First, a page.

Course shortages present problems for college students


Mac Hinojos

During college orientation, students are required to sit at a computer and select the courses they are going to take during the upcoming semester. Students are competing against one another for a spot in the course.

However, some students may not be able to get into the class of their choosing because classes are often quickly filled to maximum capacity.

A larger number of students are being accepted into the University of Mississippi than in the past, resulting in more students on campus. That can mean more competition for course enrollment.


Houston, Texas native, Kylie Smith, believes university growth has affected her ability to select the classes she is required to take.

“Picking classes for my schedule is always stressful for me,” said Smith. “The [classes] reach max capacity and close in an instant, and I am forced to take a night class or just wait until the next semester.”

The increasing number of students means the university must open up more classes and provide more teachers.

“I think the reason [classes] fill up so fast is that there are too many students on campus and not enough teachers,” said Smith. “They try to bring in more teachers and classrooms, but it just isn’t keeping up with the rate of increasing students, which is causing students like me to stress about getting into the course I’m supposed to take.”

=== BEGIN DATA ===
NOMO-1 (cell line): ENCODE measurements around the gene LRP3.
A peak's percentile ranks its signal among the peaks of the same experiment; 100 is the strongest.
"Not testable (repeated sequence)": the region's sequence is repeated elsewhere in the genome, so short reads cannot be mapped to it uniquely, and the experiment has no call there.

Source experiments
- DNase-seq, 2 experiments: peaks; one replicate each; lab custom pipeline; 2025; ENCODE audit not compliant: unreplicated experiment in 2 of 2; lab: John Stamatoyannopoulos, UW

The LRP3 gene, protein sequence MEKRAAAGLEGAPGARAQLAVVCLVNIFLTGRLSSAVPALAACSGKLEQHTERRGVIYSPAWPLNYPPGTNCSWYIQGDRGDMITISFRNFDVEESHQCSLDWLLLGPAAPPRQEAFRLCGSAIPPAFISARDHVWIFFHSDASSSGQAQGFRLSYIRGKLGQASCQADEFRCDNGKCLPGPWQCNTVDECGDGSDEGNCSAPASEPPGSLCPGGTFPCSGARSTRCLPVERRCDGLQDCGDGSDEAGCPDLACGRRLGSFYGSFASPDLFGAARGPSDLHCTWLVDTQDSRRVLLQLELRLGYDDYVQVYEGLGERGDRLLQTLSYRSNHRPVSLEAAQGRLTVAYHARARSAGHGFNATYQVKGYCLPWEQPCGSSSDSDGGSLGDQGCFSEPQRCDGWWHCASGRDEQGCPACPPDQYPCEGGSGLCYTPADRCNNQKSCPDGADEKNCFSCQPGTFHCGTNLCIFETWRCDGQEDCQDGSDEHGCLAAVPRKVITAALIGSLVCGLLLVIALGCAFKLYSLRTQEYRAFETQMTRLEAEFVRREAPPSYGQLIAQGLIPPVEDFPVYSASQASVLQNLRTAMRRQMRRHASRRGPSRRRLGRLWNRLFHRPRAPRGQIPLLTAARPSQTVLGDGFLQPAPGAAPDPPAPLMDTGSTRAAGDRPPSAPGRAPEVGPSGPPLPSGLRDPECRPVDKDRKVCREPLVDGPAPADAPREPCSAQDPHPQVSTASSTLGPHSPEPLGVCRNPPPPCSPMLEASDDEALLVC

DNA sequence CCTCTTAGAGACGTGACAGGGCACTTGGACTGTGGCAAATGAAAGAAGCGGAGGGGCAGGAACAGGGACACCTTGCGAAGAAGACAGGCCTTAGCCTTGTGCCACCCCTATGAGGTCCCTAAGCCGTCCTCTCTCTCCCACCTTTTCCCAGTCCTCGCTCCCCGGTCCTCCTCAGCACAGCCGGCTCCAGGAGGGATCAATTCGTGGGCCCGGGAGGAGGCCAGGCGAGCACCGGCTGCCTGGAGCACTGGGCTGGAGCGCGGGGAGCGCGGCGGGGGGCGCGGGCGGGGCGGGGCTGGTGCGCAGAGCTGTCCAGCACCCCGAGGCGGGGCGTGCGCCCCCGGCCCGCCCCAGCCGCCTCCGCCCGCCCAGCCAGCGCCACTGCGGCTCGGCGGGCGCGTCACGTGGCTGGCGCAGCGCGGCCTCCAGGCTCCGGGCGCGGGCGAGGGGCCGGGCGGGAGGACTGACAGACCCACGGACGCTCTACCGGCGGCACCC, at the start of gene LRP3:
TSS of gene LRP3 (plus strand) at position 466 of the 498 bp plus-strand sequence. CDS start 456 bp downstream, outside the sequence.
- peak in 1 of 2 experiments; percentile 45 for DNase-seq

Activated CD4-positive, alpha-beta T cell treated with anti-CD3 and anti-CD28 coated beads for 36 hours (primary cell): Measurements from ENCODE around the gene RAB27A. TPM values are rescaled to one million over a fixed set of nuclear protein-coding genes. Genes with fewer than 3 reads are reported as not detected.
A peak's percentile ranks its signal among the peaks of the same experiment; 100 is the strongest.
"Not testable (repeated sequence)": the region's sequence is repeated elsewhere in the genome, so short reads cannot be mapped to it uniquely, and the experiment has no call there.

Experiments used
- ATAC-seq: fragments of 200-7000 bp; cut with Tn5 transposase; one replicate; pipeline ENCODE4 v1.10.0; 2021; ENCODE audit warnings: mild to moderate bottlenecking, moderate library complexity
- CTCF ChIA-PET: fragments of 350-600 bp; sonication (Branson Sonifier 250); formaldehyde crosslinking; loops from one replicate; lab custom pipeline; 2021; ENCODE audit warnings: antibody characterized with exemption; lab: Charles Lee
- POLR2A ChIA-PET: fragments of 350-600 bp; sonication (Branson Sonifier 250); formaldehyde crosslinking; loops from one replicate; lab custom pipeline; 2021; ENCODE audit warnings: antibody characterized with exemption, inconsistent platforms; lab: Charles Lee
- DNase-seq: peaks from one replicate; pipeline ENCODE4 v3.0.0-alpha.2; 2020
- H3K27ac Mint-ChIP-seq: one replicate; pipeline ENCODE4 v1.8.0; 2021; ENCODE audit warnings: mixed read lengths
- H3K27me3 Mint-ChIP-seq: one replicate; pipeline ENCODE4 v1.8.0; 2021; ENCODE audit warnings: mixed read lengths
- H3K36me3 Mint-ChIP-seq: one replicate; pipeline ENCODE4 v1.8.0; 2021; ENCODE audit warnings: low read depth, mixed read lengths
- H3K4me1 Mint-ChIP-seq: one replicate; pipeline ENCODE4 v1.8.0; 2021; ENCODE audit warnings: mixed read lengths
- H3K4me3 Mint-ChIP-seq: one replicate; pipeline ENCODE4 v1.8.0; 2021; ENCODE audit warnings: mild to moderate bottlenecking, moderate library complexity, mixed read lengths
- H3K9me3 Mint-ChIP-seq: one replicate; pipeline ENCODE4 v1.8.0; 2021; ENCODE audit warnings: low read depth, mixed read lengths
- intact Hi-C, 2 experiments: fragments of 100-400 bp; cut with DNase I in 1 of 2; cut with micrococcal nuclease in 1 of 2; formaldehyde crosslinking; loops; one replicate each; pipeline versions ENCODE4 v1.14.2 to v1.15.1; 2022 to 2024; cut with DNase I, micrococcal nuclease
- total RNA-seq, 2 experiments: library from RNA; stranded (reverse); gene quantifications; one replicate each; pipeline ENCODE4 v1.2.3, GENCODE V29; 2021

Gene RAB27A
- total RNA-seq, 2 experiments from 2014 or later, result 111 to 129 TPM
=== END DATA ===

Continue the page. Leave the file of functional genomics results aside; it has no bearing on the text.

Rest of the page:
UM student Colby Gaddis has been an Ole Miss fan his entire life and made numerous trips to Oxford prior to college.

“There never used to be this many people in Oxford,” said Gaddis. “The growth of the university can be seen by just driving around campus. I work on the Square, so I see many more students than I used to see growing up and visiting the Square.”

Gaddis believes more students require more teachers. “It is frustrating because I know the university is aware of its growth,” said Gaddis.


Baltimore native Tyler Carr said UM should also hire more academic advisers.

“Campus advising is a big problem here at Ole Miss,” said Carr. “The counselors are overloaded with the amount of students. Some of them do not provide enough help that the students need. You have an SEC school with thousands of students and only a handful of academic advisers.”

Carr believes the lack of advising information leads to the lack of knowledge about how to select courses needed to take to graduate in the four-year college plan. With these classes reaching max capacity and the lack of advisers, students are left with unanswered questions and inconvenient schedules.


Maddy Ewing, a Dallas native, also hopes for a solution to this problem.

“I know several people who had to be a part-time student or take a semester off because they could not get into a class,” Ewing said. “I would be devastated if I had to transfer or take time off because of the competition to enroll in classes at Ole Miss.”

Ewing said she hopes the university realizes there are tons of students who are trying to graduate in a timely manner.

“Even though some people are late to register for class, I think it is important to make sure each student has the opportunity to enroll in the class they desire,” she said. “Whether it be by hiring more teachers and advisers, or building more classrooms, something must be done.”



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